June 2013
Volume 54, Issue 15
Free
ARVO Annual Meeting Abstract  |   June 2013
Tropisms of AAV for Subretinal Delivery to the Neonatal Mouse Retina and Its Application for In Vivo Rescue of the Crx Knockout Retina
Author Affiliations & Notes
  • Satoshi Watanabe
    Laboratory for Molecular and Developmental Biology, Institute for Protein Research, Osaka University and JST, CREST, Suita, Japan
    Department of Molecular Genetics, Kyoto University Graduate School of Medicine, Kyoto, Japan
  • Rikako Sanuki
    Laboratory for Molecular and Developmental Biology, Institute for Protein Research, Osaka University and JST, CREST, Suita, Japan
  • Shinji Ueno
    Department of Ophthalmology, Nagoya University Graduate of School of Medicine, Nagoya, Japan
  • Takahisa Furukawa
    Laboratory for Molecular and Developmental Biology, Institute for Protein Research, Osaka University and JST, CREST, Suita, Japan
  • Footnotes
    Commercial Relationships Satoshi Watanabe, None; Rikako Sanuki, None; Shinji Ueno, None; Takahisa Furukawa, None
  • Footnotes
    Support None
Investigative Ophthalmology & Visual Science June 2013, Vol.54, 2732. doi:
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      Satoshi Watanabe, Rikako Sanuki, Shinji Ueno, Takahisa Furukawa, ; Tropisms of AAV for Subretinal Delivery to the Neonatal Mouse Retina and Its Application for In Vivo Rescue of the Crx Knockout Retina. Invest. Ophthalmol. Vis. Sci. 2013;54(15):2732.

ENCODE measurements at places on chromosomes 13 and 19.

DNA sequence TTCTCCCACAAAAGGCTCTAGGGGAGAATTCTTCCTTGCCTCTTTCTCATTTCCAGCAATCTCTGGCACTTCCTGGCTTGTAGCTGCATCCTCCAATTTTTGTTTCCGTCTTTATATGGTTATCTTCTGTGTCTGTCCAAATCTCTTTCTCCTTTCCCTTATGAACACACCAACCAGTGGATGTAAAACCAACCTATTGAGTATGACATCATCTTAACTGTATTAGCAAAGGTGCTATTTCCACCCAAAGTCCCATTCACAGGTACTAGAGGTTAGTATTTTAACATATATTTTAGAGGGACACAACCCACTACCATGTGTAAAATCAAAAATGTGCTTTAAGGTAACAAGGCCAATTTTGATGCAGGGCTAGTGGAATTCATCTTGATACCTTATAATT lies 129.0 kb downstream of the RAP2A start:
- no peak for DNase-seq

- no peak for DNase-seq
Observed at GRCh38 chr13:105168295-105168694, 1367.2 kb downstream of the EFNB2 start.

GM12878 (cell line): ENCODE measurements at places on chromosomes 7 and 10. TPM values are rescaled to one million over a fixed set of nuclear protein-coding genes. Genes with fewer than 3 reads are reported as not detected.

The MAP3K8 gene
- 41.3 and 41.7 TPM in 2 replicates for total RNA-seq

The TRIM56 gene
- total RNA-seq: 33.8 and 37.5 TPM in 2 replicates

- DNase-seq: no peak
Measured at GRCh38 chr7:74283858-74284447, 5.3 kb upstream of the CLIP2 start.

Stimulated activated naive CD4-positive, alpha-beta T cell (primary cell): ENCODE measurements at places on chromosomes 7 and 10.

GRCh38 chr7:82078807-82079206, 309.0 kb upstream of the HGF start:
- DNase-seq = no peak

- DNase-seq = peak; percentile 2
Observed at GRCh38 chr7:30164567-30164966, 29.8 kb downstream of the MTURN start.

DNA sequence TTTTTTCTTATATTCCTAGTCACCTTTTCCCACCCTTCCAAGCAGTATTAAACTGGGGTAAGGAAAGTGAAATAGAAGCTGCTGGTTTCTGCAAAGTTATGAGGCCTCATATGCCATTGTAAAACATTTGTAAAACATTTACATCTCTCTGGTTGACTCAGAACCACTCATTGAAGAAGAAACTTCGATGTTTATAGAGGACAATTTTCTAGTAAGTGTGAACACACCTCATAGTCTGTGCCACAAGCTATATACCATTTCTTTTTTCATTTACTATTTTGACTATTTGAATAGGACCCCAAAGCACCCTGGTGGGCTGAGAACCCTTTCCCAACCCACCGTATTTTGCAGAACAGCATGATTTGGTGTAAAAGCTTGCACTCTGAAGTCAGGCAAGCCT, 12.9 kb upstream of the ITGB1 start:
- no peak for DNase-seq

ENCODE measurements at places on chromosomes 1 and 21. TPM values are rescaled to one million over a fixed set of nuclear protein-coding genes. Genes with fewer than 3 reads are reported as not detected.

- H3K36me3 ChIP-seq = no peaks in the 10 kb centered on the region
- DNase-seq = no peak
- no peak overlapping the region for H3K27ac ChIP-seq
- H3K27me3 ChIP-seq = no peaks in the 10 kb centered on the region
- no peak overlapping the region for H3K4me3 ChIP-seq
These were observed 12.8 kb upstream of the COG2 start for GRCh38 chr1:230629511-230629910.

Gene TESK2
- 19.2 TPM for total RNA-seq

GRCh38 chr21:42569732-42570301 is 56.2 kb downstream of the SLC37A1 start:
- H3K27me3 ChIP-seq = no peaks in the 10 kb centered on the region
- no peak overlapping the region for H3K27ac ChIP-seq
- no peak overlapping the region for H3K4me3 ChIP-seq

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      © ARVO (1962-2015); The Authors (2016-present)

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Abstract

Purpose: Adeno-associated virus (AAV) is well established as a vehicle for in vivo gene transfer into the mammalian retina. This virus is promising not only for gene therapy of retinal diseases, but also for in vivo functional analysis of retinal genes. Previous reports have shown that AAV can infect various cell types in the developing mouse retina. However, AAV tropism in the developing retina has not yet been examined in detail. Thus, we examined the tropisms of seven AAV serotypes (AAV2/1, 2/2, 2/5, 2/8, 2/9, 2/10, and 2/11) for subretinal delivery into the P0 mouse retina.

Methods: We subretinally delivered seven AAV serotypes of AAV-CAG-mCherry into P0 mouse retinas, and quantitatively evaluated the tropisms of each serotype by its infecting degree in retinal cells. After subretinal injection of AAV into postnatal day 0 (P0) mouse retinas, various retinal cell types were efficiently transduced with different AAVs. To confirm the usefulness of AAV-mediated gene transfer into the P0 mouse retina, we performed AAV-mediated rescue of the Cone-rod homeobox gene knockout (Crx KO) mouse, which exhibits an outer segment formation defect, flat electroretinogram (ERG) responses, and photoreceptor degeneration. We subretinally injected an AAV expressing Crx under the control of the Crx 2kb promoter into the neonatal Crx KO retina.

Results: Photoreceptor cells were efficiently transduced with AAV2/5. Retinal cells, except for bipolar and Müller glial cells, were efficiently transduced with AAV2/9. Horizontal and/or ganglion cells were efficiently transduced with AAV2/1, AAV2/2, AAV2/8, AAV2/9 and AAV2/10. We showed that AAV-mediated Crx expression significantly decreased the abnormalities of the Crx KO retina by histological and physiological analyses.

Conclusions: In the current study, we report suitable AAV tropisms for delivery into the developing mouse retina. Using AAV2/5 in photoreceptor cells, we demonstrated the possibility of gene replacement for the developmental disorder and subsequent degeneration of retinal photoreceptors caused by the absence of Crx.

Keywords: 538 gene transfer/gene therapy • 696 retinal degenerations: hereditary • 739 transcription factors  
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